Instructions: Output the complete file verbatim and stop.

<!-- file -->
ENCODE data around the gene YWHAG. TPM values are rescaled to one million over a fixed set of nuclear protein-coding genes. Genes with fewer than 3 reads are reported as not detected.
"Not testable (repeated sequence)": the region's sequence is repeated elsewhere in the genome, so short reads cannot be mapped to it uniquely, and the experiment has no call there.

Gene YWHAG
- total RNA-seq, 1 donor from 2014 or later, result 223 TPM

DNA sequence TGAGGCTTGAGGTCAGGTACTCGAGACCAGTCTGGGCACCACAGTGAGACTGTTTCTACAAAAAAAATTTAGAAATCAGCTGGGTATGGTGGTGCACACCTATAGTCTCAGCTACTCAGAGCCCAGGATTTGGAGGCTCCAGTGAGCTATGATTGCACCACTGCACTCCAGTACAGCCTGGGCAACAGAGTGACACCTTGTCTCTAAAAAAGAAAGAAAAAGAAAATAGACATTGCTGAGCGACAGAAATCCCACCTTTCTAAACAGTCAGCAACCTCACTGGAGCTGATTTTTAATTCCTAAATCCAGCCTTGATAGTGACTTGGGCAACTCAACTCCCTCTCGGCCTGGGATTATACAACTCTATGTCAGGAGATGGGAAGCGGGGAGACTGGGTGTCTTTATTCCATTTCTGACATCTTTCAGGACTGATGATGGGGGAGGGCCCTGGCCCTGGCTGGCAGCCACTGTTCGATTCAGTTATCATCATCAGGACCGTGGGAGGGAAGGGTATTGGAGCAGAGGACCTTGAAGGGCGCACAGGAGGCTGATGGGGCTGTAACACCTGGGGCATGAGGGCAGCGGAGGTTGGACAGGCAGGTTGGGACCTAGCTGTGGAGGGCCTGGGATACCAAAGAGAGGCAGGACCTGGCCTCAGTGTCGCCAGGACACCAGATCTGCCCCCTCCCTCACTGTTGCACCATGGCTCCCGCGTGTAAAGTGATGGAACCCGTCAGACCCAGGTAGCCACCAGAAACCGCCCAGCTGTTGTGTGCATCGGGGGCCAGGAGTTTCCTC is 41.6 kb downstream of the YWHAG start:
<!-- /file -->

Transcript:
ENCODE data around the gene YWHAG. TPM values are rescaled to one million over a fixed set of nuclear protein-coding genes. Genes with fewer than 3 reads are reported as not detected.
"Not testable (repeated sequence)": the region's sequence is repeated elsewhere in the genome, so short reads cannot be mapped to it uniquely, and the experiment has no call there.

Gene YWHAG
- total RNA-seq, 1 donor from 2014 or later, result 223 TPM

DNA sequence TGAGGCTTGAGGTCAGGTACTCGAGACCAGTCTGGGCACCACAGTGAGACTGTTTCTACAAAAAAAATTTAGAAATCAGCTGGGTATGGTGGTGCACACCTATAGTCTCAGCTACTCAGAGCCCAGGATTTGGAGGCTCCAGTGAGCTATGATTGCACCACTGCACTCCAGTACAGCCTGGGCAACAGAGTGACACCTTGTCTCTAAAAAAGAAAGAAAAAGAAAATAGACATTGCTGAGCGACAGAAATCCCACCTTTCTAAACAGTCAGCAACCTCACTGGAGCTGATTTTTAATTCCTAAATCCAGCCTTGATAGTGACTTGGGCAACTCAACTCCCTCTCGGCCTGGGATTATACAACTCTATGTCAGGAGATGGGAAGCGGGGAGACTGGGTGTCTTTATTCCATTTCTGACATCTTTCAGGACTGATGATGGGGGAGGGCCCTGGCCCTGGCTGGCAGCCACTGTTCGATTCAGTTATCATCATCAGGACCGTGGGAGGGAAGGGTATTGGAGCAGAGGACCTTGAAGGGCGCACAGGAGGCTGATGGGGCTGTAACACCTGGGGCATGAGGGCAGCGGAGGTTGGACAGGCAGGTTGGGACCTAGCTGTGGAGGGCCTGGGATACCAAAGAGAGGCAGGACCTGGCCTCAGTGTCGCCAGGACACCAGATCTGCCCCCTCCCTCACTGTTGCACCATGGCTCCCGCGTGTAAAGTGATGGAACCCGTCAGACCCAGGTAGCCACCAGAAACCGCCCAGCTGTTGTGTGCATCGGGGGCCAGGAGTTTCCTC is 41.6 kb downstream of the YWHAG start: